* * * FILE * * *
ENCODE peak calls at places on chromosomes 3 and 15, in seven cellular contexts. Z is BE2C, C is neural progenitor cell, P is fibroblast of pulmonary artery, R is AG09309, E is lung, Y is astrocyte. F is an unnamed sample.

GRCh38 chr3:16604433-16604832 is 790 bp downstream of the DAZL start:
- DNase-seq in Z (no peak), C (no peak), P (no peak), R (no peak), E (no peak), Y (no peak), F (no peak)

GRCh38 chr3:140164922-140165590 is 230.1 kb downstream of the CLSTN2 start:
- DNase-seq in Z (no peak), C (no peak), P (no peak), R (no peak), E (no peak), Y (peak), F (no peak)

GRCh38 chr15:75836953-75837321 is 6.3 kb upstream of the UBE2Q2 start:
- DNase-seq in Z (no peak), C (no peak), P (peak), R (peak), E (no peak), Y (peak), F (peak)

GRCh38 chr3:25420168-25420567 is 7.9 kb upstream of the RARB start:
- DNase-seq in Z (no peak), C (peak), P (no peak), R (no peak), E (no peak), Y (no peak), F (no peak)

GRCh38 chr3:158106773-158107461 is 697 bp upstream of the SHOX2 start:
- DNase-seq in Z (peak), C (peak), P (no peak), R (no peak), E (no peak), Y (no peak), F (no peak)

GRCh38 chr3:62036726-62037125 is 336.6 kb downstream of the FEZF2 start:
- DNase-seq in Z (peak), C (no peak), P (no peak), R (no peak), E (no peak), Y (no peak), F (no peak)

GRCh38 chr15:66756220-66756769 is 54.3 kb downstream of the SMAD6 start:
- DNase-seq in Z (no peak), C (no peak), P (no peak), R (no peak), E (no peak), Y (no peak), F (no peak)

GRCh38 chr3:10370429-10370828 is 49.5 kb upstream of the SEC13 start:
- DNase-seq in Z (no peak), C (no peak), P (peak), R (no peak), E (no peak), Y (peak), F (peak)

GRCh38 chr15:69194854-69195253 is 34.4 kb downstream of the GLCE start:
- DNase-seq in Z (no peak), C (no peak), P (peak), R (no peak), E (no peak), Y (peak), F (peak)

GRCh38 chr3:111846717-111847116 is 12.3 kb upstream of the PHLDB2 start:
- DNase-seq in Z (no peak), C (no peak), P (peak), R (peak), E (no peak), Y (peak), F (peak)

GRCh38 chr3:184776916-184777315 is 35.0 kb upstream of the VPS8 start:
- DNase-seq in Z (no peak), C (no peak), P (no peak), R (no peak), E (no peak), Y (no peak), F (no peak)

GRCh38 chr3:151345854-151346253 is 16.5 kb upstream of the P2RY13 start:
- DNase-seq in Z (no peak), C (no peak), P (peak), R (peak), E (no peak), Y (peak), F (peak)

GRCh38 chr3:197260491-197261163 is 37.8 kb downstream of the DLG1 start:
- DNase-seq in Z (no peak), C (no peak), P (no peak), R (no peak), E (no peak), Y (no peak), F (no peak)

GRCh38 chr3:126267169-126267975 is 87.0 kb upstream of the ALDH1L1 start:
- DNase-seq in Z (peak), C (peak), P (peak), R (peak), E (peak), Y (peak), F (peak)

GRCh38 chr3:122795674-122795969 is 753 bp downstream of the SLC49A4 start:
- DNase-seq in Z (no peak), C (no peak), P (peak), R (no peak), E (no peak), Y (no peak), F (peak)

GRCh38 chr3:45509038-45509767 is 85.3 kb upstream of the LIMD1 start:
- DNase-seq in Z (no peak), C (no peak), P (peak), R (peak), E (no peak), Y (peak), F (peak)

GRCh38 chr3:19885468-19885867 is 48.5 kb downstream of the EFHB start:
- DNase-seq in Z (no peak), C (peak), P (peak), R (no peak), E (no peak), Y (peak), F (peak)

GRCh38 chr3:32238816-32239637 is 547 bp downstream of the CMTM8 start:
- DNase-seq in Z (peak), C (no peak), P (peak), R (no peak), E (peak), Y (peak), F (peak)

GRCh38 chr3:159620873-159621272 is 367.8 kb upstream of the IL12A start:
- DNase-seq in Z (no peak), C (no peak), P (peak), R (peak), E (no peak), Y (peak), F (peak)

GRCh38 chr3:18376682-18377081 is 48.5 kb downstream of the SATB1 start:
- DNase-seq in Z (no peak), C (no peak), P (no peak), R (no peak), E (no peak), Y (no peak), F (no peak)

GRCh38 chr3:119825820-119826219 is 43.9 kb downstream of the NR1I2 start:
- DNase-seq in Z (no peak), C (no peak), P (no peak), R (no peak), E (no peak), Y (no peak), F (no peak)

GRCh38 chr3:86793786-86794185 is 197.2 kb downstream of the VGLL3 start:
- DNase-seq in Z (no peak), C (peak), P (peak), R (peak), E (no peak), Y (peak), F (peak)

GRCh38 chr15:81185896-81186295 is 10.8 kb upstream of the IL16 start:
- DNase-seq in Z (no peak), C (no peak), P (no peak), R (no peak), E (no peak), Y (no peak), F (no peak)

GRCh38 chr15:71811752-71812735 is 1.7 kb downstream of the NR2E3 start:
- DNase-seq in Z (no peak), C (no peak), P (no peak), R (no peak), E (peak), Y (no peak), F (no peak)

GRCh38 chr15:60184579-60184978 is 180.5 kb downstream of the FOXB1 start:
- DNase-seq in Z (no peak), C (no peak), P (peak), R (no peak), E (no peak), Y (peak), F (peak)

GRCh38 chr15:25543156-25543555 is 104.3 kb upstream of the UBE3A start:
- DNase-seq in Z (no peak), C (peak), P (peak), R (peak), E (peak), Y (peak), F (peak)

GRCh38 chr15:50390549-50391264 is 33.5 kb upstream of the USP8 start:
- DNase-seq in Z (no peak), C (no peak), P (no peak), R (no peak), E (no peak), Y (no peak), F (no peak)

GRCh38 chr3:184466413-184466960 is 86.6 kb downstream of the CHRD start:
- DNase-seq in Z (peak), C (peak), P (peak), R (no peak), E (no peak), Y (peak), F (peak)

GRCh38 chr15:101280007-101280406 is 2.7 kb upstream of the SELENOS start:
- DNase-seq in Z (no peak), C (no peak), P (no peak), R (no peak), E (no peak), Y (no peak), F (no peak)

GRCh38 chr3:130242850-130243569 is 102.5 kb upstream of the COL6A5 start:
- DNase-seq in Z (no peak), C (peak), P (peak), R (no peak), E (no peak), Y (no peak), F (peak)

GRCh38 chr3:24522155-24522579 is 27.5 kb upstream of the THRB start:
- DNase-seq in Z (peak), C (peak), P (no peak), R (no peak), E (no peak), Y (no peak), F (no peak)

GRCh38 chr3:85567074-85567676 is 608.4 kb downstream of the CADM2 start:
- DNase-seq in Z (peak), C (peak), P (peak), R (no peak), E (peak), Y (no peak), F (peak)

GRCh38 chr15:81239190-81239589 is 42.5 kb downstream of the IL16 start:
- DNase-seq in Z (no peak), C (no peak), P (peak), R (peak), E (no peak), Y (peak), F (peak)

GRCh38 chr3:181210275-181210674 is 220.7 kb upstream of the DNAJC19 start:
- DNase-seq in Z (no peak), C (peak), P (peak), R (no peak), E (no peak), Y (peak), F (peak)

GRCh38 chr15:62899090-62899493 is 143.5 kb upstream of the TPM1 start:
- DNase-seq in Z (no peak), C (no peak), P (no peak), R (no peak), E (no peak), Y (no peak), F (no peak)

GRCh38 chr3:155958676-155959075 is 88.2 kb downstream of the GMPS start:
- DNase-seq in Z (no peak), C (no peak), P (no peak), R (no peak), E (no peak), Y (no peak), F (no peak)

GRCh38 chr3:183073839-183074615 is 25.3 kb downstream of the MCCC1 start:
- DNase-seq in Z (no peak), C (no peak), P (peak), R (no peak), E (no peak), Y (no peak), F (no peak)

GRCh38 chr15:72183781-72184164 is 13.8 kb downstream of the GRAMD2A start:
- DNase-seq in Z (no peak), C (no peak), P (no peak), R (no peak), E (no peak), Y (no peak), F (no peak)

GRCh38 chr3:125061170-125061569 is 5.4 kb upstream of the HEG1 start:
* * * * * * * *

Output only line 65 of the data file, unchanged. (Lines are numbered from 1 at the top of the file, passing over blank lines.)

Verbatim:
- DNase-seq in Z (peak), C (peak), P (peak), R (no peak), E (peak), Y (no peak), F (peak)